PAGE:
2008-03. Procession of the Laying Christ of the Calvary
March 25th, 2008
Guatemala City, Guatemala.
March 21, 2008. Good Friday.
Issue: Society / Culture
The religious processions of Antigua Guatemala during Easter have been well documented and are renowned throughout the world. Nevertheless, the ones carried out in the Capital City are also very impressive not only in size and attendance, but very colorful and of great importance within Guatemalan culture and its Catholic community.
Multiple processions are attended by “thousands of Catholic parishioners who reenact the life, passion, death and resurrection of Jesus Christ during the Easter celebrations.” (1)
Detail of a carriage representing Death.
“The carpets, made out of sawdust, flowers or fruits, constitute one of the most important characteristics of the Guatemalan celebrations of Easter. These lengthy and extraordinary carpets, unique to Guatemalan culture, form part of the so-called popular ephemeral art and are intertwined with the collective memory of every Guatemalan. It is a clear example of the religious and cultural syncretism.” (2)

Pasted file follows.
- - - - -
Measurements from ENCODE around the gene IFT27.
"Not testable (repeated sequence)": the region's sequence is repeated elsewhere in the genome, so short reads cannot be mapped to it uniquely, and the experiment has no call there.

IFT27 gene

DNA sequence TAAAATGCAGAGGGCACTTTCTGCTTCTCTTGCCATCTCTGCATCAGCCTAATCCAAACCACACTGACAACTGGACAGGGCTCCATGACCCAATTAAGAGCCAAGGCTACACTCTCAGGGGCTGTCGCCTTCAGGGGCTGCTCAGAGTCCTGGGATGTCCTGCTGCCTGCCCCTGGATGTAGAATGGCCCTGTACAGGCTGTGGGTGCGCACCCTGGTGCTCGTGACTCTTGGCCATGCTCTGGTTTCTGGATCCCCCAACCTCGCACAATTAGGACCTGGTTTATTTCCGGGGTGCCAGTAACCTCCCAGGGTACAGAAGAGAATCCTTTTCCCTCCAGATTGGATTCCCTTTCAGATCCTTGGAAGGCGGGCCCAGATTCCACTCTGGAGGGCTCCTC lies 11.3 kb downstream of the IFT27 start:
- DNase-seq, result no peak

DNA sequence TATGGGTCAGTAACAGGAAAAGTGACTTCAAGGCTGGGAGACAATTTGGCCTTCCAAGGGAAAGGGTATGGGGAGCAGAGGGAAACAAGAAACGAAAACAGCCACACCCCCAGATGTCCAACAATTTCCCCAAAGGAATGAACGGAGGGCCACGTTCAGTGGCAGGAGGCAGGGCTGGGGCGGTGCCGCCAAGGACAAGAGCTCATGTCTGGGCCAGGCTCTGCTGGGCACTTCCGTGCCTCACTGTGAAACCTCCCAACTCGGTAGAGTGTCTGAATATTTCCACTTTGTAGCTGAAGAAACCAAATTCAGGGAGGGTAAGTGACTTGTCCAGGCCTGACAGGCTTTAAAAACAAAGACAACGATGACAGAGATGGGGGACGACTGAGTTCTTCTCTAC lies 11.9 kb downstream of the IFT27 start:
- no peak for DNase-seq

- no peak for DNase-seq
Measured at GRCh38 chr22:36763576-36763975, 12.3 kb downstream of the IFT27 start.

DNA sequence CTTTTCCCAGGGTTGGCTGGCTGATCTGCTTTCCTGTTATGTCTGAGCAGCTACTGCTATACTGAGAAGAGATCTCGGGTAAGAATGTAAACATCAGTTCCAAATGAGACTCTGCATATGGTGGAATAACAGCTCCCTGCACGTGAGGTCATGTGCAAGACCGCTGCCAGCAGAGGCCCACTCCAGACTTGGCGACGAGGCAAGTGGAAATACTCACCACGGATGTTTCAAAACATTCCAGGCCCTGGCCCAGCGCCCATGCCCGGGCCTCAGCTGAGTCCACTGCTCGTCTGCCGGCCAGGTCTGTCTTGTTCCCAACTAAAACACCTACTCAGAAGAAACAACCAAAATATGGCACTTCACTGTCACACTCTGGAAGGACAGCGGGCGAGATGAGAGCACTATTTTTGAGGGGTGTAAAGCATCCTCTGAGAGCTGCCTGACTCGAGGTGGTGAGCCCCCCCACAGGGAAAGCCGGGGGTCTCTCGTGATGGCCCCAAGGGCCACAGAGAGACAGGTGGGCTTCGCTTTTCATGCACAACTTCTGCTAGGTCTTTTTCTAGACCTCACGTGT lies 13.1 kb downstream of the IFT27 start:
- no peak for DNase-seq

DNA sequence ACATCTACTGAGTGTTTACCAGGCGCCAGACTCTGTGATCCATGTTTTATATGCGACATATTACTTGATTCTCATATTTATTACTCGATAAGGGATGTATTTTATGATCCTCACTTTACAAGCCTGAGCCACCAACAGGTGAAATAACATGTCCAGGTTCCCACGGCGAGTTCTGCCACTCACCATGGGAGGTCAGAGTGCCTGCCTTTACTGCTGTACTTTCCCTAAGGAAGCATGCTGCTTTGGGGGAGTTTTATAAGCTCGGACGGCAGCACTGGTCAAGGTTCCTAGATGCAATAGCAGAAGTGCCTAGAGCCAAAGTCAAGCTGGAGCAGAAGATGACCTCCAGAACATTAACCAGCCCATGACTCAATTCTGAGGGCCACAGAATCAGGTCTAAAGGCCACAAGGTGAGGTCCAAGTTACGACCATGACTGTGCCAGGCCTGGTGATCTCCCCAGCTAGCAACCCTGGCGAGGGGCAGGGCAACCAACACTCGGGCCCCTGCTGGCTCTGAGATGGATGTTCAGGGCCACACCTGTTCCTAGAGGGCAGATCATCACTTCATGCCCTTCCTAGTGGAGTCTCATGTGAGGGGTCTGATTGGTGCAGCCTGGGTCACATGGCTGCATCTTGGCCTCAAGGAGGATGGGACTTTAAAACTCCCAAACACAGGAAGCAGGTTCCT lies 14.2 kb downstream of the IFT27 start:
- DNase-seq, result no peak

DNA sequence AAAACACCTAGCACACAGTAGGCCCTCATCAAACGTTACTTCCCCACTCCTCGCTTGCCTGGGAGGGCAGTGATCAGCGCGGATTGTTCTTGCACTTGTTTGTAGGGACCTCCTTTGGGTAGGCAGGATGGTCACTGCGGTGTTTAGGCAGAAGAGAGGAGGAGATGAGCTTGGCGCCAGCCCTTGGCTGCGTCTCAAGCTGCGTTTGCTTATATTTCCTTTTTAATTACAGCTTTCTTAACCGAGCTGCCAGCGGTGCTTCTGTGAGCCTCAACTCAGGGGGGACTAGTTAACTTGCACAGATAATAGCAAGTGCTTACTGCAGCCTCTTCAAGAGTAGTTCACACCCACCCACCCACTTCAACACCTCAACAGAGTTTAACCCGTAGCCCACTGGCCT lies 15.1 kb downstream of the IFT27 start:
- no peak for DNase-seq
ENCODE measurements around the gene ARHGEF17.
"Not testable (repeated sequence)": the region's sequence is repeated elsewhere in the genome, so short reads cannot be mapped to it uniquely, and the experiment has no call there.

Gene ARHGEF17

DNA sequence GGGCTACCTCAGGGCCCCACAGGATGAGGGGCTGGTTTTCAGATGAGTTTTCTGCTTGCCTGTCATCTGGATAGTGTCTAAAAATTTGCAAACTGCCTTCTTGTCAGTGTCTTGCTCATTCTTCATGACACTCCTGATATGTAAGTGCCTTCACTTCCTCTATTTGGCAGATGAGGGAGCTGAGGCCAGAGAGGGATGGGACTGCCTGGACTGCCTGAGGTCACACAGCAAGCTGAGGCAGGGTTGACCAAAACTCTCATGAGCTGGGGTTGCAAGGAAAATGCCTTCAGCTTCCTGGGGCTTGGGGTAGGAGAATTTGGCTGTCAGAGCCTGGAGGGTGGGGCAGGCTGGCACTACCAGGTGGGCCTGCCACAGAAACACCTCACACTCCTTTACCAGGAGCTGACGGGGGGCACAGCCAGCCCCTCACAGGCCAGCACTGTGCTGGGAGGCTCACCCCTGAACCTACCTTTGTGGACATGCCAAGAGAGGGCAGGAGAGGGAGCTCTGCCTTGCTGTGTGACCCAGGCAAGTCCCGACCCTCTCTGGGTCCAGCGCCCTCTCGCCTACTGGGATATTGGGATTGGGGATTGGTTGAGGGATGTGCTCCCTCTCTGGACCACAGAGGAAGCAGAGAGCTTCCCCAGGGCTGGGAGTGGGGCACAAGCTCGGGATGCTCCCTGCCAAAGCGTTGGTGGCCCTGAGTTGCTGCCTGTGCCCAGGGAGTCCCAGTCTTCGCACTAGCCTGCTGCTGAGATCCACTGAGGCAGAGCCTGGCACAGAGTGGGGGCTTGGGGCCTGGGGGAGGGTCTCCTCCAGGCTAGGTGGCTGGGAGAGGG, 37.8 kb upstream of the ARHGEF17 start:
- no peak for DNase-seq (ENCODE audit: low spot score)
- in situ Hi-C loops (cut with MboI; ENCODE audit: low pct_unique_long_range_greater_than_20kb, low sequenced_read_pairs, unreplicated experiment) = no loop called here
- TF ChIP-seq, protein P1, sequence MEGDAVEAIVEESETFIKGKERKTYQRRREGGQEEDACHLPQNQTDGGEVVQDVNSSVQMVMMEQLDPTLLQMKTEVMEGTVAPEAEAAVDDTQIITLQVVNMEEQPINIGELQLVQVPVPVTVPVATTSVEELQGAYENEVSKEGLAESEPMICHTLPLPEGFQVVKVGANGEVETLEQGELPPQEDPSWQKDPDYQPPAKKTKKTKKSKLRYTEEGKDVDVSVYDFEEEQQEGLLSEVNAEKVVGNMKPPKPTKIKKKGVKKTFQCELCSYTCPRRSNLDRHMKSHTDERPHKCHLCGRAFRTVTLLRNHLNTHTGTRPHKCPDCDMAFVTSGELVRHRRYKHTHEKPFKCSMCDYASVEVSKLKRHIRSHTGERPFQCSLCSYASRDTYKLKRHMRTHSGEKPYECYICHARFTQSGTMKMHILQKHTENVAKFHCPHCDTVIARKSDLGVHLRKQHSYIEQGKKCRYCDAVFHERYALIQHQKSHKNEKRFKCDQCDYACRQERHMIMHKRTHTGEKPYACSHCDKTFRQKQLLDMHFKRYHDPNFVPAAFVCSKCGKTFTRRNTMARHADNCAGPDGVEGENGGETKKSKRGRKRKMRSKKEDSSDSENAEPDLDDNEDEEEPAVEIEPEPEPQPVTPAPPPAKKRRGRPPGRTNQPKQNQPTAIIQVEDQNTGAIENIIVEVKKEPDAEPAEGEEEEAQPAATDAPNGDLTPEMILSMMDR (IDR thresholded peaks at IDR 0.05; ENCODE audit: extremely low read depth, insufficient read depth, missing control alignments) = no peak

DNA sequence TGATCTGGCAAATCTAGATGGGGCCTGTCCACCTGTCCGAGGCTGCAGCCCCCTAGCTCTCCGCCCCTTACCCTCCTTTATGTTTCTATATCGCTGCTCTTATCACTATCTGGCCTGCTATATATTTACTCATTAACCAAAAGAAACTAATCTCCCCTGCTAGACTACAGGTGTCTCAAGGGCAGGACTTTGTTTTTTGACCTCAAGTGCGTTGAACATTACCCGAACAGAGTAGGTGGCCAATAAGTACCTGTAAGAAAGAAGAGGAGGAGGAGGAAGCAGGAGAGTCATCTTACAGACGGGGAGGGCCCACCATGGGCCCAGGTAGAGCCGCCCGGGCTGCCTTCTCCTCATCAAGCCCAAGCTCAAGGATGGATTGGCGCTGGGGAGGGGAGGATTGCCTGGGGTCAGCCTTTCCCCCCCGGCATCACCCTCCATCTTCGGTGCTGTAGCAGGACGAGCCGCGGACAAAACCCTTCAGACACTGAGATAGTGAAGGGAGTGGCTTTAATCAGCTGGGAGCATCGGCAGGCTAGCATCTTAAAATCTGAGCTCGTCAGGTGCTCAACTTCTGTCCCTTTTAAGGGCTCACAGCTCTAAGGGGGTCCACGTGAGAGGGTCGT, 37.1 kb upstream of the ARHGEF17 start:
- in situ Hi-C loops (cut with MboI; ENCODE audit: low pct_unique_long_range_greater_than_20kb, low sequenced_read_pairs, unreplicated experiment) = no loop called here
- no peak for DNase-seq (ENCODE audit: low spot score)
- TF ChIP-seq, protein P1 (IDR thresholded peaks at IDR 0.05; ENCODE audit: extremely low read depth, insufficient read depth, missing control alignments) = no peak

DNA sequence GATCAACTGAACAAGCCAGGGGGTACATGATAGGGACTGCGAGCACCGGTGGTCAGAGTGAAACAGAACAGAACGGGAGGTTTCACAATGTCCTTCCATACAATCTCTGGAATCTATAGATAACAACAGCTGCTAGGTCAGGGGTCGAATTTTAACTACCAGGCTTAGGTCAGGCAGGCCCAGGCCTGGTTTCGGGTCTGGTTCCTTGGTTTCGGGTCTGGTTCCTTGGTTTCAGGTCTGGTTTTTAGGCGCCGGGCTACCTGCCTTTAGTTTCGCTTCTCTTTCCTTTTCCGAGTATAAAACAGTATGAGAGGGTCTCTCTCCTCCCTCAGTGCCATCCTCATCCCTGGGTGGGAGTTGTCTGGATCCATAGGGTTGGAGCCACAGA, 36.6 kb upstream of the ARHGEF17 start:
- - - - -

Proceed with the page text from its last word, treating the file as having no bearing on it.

“Their origin comes from two sources: during Pre-Hispanic times, Spanish documentarians from the 16th century as well as written indigenous testimonies, recorded that local lords and priests would, on certain ceremonies, walk over carpets made from flowers, pine needles and feathers from precious birds such as quetzals, hummingbirds, and macaws… In addition, there is also the Spanish influence from the Canary Islands, in particular from Tererife and Gomera, where large carpets were created since remote times. A testimony from the 7th century reveals colorful dirt passageways with flowers and different types of sand.” (3)
Of all the celebrations in Guatemala City, the one featuring a gigantic wooden platform with a lying down Jesus Christ, known as the image of the Buried Lord, definitely stands out.
Every Good Friday, such platform is paraded around the historical centre of the Capital City, known as Zone 1, and it is considered the largest in the world as it requires 140 people to carry it.
“The image of the Buried Lord, laying in proper burial position, is attributed to the sculptor Pedro de Mendoza, from the mid-17th century. It was consecrated on November 19th, 1989.” (4)
2 Lara, Celso. “Las Alfombras”. March 30, 2007. http://www.deguate.com/artman/publish/especiales_semanasanta/Las_Alfombras_7350.shtml
4 Special issue from Prensa Libre: “Semana Santa 2008. Recorridos procesionales de la Ciudad Capital, La Antigua Guatemala y Pregón departamental”. Guatemala, March 8, 2008. P. 10.